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Xavier v. St Joseph's: Preview

C.J. Aiken weighs about as much as my left leg, but he knows how to play ball.
C.J. Aiken weighs about as much as my left leg, but he knows how to play ball.

During their slide from #8 in the nation to 0-1 in conference, Xavier was the victim of plenty of potshots from anonymous basketball sources, opposing fans, and inflammatory writers looking to push traffic towards their websites. Through all of this, Coach Mack remained consistent in preaching that the only thing that mattered to him was the confidence and buy-in of the guys in the locker room. Xavier subsequently righted the ship against Fordham before performing a whole-team catharsis against Duquesne. Thirty good minutes against St Bonaventure were let down by the final ten once the game was in hand, but the swagger that the team had collected by winning its first eight games has returned.

The Muskies round out their three-game home stand Wednesday night against St Joseph's. The Hawks come into the game at 12-6 overall and 2-2 in the Atlantic 10 schedule. Excepting only their six-point road defeat to American, St Joe's non-conference schedule reflected well on them as a team. Losses away from home to Seton Hall, Iona, and Harvard were coupled with ten wins, including defeats of Creighton, Drexel, and Villanova. It's a commentary on the current power structure of NCAA basketball that Villanova might be the worst opponent of St Joe's that I listed (again, except for American). They've been less impressive in conference play; losing to UMass on the road is understandable, but dropping a game to Charlotte at home isn't. Duquesne (in OT) and Fordham were the Hawks' victims.

When I'm compiling these briefs on Xavier's upcoming opponents, things occasionally jump out of the numbers so jarringly that it take a moment to compute them. The level of defense St Joseph's plays inside the arc is one of these. They hold opponents to a staggering 38.6% on two-point shots. That's not 38.6% from the floor, that's 38.6% from inside the arc. Lay ups, dunks, mid-range jumpers; that sort of thing. If you're wondering why, look no further than their blocked shot percentage. The Hawks swat away almost 20% of opponents' attempts from inside the arc. Only Syracuse (22.2%) and Kentucky (21.8%) turn away a higher percentage of said attempts.

You'd think this would translate into St Joe's being an elite defensive team. Maybe they'd be able to pressure the ball more and create more turnovers, or maybe they could push out beyond the arc and challenge guards, knowing that everything was getting erased in the middle. You'd be wrong. The Hawks force turnovers on 16.5% of opponents possessions, which is 331st in the 345-team nation. Teams also shoot 36.2% from behind the arc against St Joe's, which is 247th in terms of defensive stinginess. Surprisingly, they are also well below average in terms of defending the glass, allowing offensive rebounds on 33.3% of opponents' missed shots. You'd think shot-blocking and defensive rebounding would be results of the same skill set, but St Joseph's has managed to excel in the former while being sub-par in the latter. Strange world.

On the other side of the ball, the Hawks have hardly fared better in rebounding. They're 276th in the nation in offensive rebounding percentage, which is somewhere between bad and shameful. They do just about everything else well, though. Playing at an average pace, they still manage to have four players in double figures in scoring average. They can pull this off because, as a team, they're really good at shooting the ball. They post a collective shooting line of .479/.375/.668 (okay, 67% from the stripe is bad). They're in the top 30 in the nation in two-point field goal percentage and the top 60 in three-point field goal percentage. They're also a tick above average in avoiding turnovers.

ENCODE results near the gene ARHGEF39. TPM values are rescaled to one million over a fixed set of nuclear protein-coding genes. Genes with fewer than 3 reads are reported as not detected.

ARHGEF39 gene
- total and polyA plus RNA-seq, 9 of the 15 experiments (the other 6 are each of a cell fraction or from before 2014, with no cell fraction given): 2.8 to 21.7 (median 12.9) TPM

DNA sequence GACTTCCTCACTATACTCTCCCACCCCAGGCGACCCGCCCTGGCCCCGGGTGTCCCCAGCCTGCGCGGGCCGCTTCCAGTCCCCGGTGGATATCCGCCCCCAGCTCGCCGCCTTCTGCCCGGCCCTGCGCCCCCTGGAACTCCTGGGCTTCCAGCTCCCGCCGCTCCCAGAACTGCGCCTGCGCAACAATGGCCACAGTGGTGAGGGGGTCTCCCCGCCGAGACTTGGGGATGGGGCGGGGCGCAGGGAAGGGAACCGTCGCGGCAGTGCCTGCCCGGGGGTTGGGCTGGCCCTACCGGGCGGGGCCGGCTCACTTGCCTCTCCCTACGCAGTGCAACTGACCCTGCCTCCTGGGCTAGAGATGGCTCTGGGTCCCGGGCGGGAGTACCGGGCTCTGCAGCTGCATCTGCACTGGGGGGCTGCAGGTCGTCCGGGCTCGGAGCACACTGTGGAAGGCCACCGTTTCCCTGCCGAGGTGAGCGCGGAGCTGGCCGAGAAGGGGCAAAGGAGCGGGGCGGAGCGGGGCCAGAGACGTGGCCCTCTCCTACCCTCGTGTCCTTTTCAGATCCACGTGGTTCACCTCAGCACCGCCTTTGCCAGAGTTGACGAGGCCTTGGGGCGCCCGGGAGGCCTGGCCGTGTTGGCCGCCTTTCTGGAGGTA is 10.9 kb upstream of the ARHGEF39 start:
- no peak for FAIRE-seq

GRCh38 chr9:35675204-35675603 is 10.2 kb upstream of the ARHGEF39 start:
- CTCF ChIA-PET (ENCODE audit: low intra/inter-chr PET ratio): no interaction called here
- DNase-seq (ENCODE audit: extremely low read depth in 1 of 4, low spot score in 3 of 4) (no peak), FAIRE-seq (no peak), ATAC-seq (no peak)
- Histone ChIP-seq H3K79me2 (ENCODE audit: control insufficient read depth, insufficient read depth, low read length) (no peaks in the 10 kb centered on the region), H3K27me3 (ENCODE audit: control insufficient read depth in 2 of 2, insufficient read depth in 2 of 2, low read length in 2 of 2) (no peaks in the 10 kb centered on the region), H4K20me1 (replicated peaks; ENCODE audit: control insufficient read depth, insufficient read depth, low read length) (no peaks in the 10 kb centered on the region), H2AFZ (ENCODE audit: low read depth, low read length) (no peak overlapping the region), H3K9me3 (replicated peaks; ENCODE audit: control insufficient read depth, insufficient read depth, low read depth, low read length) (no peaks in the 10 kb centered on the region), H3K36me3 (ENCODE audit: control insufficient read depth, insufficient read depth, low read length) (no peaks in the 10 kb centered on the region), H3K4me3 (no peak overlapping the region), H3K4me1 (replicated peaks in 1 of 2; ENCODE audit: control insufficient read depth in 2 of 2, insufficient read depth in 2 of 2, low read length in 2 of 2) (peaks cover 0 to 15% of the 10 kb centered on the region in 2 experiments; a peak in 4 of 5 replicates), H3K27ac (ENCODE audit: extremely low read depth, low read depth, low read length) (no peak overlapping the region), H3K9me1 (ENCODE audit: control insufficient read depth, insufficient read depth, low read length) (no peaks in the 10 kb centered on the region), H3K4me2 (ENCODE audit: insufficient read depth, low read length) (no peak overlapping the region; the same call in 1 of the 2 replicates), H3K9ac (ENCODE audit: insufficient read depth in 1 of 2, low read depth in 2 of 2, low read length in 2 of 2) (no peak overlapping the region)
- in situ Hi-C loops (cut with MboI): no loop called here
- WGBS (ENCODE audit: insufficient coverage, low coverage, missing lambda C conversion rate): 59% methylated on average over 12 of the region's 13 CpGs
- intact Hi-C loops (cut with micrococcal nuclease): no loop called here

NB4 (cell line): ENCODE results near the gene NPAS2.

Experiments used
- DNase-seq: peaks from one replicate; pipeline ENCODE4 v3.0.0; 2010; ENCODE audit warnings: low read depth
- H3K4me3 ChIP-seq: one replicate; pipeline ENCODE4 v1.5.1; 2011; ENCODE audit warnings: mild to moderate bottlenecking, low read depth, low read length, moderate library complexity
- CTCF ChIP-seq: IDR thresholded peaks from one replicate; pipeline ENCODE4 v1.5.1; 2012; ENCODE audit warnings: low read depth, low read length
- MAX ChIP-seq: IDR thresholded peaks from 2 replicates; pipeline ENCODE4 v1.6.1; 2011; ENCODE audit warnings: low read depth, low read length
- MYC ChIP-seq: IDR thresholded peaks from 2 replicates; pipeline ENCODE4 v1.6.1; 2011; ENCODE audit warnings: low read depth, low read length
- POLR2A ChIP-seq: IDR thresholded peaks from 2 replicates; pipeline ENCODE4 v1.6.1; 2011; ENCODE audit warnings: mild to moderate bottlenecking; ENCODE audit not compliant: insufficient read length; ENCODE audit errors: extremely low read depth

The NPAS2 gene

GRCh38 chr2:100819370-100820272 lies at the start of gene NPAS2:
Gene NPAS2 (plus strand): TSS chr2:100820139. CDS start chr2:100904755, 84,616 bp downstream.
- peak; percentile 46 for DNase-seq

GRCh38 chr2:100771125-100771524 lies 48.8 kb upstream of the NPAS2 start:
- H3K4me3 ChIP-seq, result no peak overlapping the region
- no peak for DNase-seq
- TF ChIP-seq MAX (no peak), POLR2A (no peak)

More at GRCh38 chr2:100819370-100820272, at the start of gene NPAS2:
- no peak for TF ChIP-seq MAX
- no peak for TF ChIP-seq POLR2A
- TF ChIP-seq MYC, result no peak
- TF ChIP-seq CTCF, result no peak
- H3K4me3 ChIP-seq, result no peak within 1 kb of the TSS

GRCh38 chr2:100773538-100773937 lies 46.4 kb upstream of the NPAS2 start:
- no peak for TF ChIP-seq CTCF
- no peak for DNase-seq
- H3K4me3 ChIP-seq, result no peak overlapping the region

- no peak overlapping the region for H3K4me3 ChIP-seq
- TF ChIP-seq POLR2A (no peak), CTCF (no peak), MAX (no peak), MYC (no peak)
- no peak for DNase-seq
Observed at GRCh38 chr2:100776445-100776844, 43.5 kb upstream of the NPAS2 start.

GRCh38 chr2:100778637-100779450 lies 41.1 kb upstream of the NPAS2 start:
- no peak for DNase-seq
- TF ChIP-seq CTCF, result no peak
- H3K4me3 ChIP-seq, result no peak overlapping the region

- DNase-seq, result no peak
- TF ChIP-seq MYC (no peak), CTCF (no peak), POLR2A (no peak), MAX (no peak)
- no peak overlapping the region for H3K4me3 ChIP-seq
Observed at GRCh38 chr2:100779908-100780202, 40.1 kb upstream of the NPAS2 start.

A couple of things hold this team back from being flat-out elite offensively. The first is their rebounding, which we touched on. The second is their inability to get to the free throw line; they linger in the 200s in the nation in terms of FTA per FGA. The third is their inability to convert from the stripe. That 66.8% mark is not very good - 233rd in the nation. They only get 18% of their points from the free throw line; an average team will get over 20%. Everything about St Joseph's offensive numbers screams passive. We'll get back to that later on.

Junior Carl Jones leads the team in scoring and assists with a line of 17.2/3.4/3.4 on a shooting line of .419/.353/.812. The 5'11" guard turns the ball over at an alarming clip; his 63 TO are enough to push his A:TO back under one. He does add 1.7 steals per game, a tally that easily leads the team. He is also far and away the most proficient Hawk in terms of making his way to the free throw line; his 101 FTA lead the team by 35.

On the opposite end of the profligacy scale is sophomore guard Langston Galloway, who averages barely more than one turnover per game. His TO rate of 10.6% is 59th in the nation according to Ken Pomeroy's latest numbers. More eye-popping than that are his shooting numbers; his shooting line of .526/.510/.717 is likely one of the best Xavier will see all year. He doesn't come by those numbers cheaply, either: he's 49-96 from deep and 102-194 overall. His EFG% and true shooting percent are both in the top 30 in the nation. If you're not familiar with those stats, just take my word on the fact that those are really good numbers. Despite his ability to put the biscuit in the basket, Galloway is only fourth on his team in usage rate.

In the middle of the floor for St Joe's stands 6'9" 190 lb forward CJ Aiken. He puts up 11.4/5.8/1.3 per game and - as his shooting line of .586/.313/.730 attests - he could probably score more if he took more than his current mark of 17.7% of his team's shots while he was on the floor. That's not what people talk about when they talk about Aiken though, instead focusing on the fact that he blocks almost 13% of opponents' two-point shots while he's on the floor. Only 45 teams in the nation eclipse that mark; when he's on the floor, Aiken does it all by himself. Aiken has blocked 78 shots this year; Xavier has blocked 71.